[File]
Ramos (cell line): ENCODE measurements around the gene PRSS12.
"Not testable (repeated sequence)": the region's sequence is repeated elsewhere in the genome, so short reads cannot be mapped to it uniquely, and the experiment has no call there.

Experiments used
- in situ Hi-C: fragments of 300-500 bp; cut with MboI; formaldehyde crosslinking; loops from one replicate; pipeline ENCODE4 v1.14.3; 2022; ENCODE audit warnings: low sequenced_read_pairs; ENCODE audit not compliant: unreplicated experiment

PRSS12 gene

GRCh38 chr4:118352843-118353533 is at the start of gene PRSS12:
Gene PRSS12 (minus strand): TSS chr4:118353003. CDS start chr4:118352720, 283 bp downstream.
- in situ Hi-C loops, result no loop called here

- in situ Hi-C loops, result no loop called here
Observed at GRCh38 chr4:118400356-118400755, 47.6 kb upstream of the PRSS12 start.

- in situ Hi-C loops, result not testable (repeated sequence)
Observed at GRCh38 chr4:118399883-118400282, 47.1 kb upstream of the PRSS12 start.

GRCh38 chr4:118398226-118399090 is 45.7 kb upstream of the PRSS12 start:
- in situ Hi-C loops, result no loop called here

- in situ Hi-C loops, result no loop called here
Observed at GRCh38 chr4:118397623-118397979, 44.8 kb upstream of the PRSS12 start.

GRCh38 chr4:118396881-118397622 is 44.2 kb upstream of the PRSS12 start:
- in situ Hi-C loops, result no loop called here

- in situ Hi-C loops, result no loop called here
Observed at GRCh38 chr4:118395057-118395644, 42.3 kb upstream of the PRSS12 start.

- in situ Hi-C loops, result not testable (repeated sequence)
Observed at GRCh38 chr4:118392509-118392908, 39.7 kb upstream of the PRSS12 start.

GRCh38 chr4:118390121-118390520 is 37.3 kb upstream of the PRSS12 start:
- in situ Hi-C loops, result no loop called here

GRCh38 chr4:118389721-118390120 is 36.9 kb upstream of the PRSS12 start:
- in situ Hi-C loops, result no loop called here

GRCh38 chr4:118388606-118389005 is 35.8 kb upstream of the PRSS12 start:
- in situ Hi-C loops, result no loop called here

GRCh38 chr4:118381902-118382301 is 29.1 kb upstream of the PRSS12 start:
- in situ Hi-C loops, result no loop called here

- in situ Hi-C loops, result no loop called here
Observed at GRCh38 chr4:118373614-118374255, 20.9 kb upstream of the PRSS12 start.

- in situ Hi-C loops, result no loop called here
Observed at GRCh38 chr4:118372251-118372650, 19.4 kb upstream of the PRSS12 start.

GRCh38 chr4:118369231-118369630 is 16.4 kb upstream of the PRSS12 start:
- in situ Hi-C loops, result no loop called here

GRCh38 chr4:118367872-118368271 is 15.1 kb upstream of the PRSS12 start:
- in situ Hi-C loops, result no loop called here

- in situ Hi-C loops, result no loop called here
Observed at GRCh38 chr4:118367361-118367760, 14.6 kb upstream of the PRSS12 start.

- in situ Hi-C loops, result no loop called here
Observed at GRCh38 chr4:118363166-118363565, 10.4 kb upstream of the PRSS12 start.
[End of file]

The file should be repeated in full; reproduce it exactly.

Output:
Ramos (cell line): ENCODE measurements around the gene PRSS12.
"Not testable (repeated sequence)": the region's sequence is repeated elsewhere in the genome, so short reads cannot be mapped to it uniquely, and the experiment has no call there.

Experiments used
- in situ Hi-C: fragments of 300-500 bp; cut with MboI; formaldehyde crosslinking; loops from one replicate; pipeline ENCODE4 v1.14.3; 2022; ENCODE audit warnings: low sequenced_read_pairs; ENCODE audit not compliant: unreplicated experiment

PRSS12 gene

GRCh38 chr4:118352843-118353533 is at the start of gene PRSS12:
Gene PRSS12 (minus strand): TSS chr4:118353003. CDS start chr4:118352720, 283 bp downstream.
- in situ Hi-C loops, result no loop called here

- in situ Hi-C loops, result no loop called here
Observed at GRCh38 chr4:118400356-118400755, 47.6 kb upstream of the PRSS12 start.

- in situ Hi-C loops, result not testable (repeated sequence)
Observed at GRCh38 chr4:118399883-118400282, 47.1 kb upstream of the PRSS12 start.

GRCh38 chr4:118398226-118399090 is 45.7 kb upstream of the PRSS12 start:
- in situ Hi-C loops, result no loop called here

- in situ Hi-C loops, result no loop called here
Observed at GRCh38 chr4:118397623-118397979, 44.8 kb upstream of the PRSS12 start.

GRCh38 chr4:118396881-118397622 is 44.2 kb upstream of the PRSS12 start:
- in situ Hi-C loops, result no loop called here

- in situ Hi-C loops, result no loop called here
Observed at GRCh38 chr4:118395057-118395644, 42.3 kb upstream of the PRSS12 start.

- in situ Hi-C loops, result not testable (repeated sequence)
Observed at GRCh38 chr4:118392509-118392908, 39.7 kb upstream of the PRSS12 start.

GRCh38 chr4:118390121-118390520 is 37.3 kb upstream of the PRSS12 start:
- in situ Hi-C loops, result no loop called here

GRCh38 chr4:118389721-118390120 is 36.9 kb upstream of the PRSS12 start:
- in situ Hi-C loops, result no loop called here

GRCh38 chr4:118388606-118389005 is 35.8 kb upstream of the PRSS12 start:
- in situ Hi-C loops, result no loop called here

GRCh38 chr4:118381902-118382301 is 29.1 kb upstream of the PRSS12 start:
- in situ Hi-C loops, result no loop called here

- in situ Hi-C loops, result no loop called here
Observed at GRCh38 chr4:118373614-118374255, 20.9 kb upstream of the PRSS12 start.

- in situ Hi-C loops, result no loop called here
Observed at GRCh38 chr4:118372251-118372650, 19.4 kb upstream of the PRSS12 start.

GRCh38 chr4:118369231-118369630 is 16.4 kb upstream of the PRSS12 start:
- in situ Hi-C loops, result no loop called here

GRCh38 chr4:118367872-118368271 is 15.1 kb upstream of the PRSS12 start:
- in situ Hi-C loops, result no loop called here

- in situ Hi-C loops, result no loop called here
Observed at GRCh38 chr4:118367361-118367760, 14.6 kb upstream of the PRSS12 start.

- in situ Hi-C loops, result no loop called here
Observed at GRCh38 chr4:118363166-118363565, 10.4 kb upstream of the PRSS12 start.